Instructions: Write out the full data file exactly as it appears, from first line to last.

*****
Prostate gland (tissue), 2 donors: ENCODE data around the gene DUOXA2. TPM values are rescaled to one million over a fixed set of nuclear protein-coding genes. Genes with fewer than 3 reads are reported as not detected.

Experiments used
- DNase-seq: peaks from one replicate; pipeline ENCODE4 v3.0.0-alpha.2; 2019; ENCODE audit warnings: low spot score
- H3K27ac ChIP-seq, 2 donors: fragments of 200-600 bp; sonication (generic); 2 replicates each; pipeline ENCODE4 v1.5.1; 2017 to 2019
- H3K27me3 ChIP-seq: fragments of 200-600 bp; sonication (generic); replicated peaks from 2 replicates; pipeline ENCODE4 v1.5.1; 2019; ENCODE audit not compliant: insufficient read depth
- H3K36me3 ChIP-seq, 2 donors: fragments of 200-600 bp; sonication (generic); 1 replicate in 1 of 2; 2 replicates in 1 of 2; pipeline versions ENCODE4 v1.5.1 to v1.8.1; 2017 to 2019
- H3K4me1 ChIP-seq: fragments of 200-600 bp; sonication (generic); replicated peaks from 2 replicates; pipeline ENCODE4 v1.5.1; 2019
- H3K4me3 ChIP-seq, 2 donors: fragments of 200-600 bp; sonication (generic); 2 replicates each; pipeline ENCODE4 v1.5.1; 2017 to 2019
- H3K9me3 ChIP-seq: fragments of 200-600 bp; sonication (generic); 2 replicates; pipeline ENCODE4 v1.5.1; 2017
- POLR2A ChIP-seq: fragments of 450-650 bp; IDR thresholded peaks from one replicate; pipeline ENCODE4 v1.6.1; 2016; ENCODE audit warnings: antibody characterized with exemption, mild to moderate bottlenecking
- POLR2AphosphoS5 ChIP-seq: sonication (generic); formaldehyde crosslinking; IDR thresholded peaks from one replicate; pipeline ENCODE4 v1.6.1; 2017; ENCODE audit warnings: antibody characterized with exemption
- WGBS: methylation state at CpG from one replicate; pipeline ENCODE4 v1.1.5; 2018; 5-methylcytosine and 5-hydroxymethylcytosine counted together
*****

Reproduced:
Prostate gland (tissue), 2 donors: ENCODE data around the gene DUOXA2. TPM values are rescaled to one million over a fixed set of nuclear protein-coding genes. Genes with fewer than 3 reads are reported as not detected.

Experiments used
- DNase-seq: peaks from one replicate; pipeline ENCODE4 v3.0.0-alpha.2; 2019; ENCODE audit warnings: low spot score
- H3K27ac ChIP-seq, 2 donors: fragments of 200-600 bp; sonication (generic); 2 replicates each; pipeline ENCODE4 v1.5.1; 2017 to 2019
- H3K27me3 ChIP-seq: fragments of 200-600 bp; sonication (generic); replicated peaks from 2 replicates; pipeline ENCODE4 v1.5.1; 2019; ENCODE audit not compliant: insufficient read depth
- H3K36me3 ChIP-seq, 2 donors: fragments of 200-600 bp; sonication (generic); 1 replicate in 1 of 2; 2 replicates in 1 of 2; pipeline versions ENCODE4 v1.5.1 to v1.8.1; 2017 to 2019
- H3K4me1 ChIP-seq: fragments of 200-600 bp; sonication (generic); replicated peaks from 2 replicates; pipeline ENCODE4 v1.5.1; 2019
- H3K4me3 ChIP-seq, 2 donors: fragments of 200-600 bp; sonication (generic); 2 replicates each; pipeline ENCODE4 v1.5.1; 2017 to 2019
- H3K9me3 ChIP-seq: fragments of 200-600 bp; sonication (generic); 2 replicates; pipeline ENCODE4 v1.5.1; 2017
- POLR2A ChIP-seq: fragments of 450-650 bp; IDR thresholded peaks from one replicate; pipeline ENCODE4 v1.6.1; 2016; ENCODE audit warnings: antibody characterized with exemption, mild to moderate bottlenecking
- POLR2AphosphoS5 ChIP-seq: sonication (generic); formaldehyde crosslinking; IDR thresholded peaks from one replicate; pipeline ENCODE4 v1.6.1; 2017; ENCODE audit warnings: antibody characterized with exemption
- WGBS: methylation state at CpG from one replicate; pipeline ENCODE4 v1.1.5; 2018; 5-methylcytosine and 5-hydroxymethylcytosine counted together